Best known for his work with The Rolling Stones, Nicky Hopkins’ Blues-soaked piano figures also featured on the work of The Jeff Beck Group, The Who, The Steve Miller Band, Jefferson Airplane, Quicksilver Messenger Service and a host of others. Nicky’s on-going health issues made it extremely difficult for him to commit to the punishing schedules of a touring band, so he worked mainly as a session musician. A talented composer and arranger, Nicky also worked on many film and TV scores.
Nicky takes a long solo in this sublime example of live British Blues;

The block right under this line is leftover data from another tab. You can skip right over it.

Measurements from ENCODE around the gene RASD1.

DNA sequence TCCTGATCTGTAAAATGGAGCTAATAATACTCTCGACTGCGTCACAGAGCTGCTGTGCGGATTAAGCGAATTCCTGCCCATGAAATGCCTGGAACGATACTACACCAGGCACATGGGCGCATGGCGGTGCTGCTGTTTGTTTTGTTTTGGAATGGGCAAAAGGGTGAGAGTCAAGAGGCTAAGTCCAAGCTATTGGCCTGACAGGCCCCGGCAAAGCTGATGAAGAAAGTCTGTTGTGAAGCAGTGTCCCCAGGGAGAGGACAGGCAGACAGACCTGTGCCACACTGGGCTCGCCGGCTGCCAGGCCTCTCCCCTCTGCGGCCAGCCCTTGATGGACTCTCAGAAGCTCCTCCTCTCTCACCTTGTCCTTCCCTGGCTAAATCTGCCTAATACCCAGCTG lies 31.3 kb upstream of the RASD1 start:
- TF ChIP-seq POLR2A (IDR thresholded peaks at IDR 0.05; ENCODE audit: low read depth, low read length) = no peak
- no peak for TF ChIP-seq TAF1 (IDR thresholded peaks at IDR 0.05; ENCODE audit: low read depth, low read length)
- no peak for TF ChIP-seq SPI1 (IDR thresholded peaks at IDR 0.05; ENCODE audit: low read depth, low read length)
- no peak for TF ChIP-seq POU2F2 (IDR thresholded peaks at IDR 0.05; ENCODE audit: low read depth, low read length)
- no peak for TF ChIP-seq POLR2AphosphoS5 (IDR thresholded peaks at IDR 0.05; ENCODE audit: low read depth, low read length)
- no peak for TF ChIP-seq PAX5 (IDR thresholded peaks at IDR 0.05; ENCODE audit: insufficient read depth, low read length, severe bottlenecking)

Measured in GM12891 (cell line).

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Ry Cooder joined Nicky and a few Stones on the ‘Jamming with Edward’ album, cut while they were recording ‘Let It Bleed’, and after touring The States with The Stones, Nicky moved to the USA, settling in San Francisco. In 1973, Nicky recorded his solo album, ‘The Tin Man Was a Dreamer’. In California he was again kept busy as a session player, with The Greatful Dead, Steve Miller Band, Quicksilver Messenger Service (who he joined for a while) and Jefferson Airplane, who he had played with at the Woodstock Festival. His credits over the years would run into many volumes, as he backed everyone from David Soul to Cheech and Chong (Basketball Jones), and he discovered a useful sideline in film scores and TV work. During these years, Nicky played on many Rolling Stones albums and occasionally appeared live with the band, but his health issues were relentless. They often required surgical intervention and, suffering problems following an operation, he passed away in Nashville aged 50. A biography of Nicky was published in 2011, and its title must have been spoken thousands of times before….’And On Piano: Nicky Hopkins’.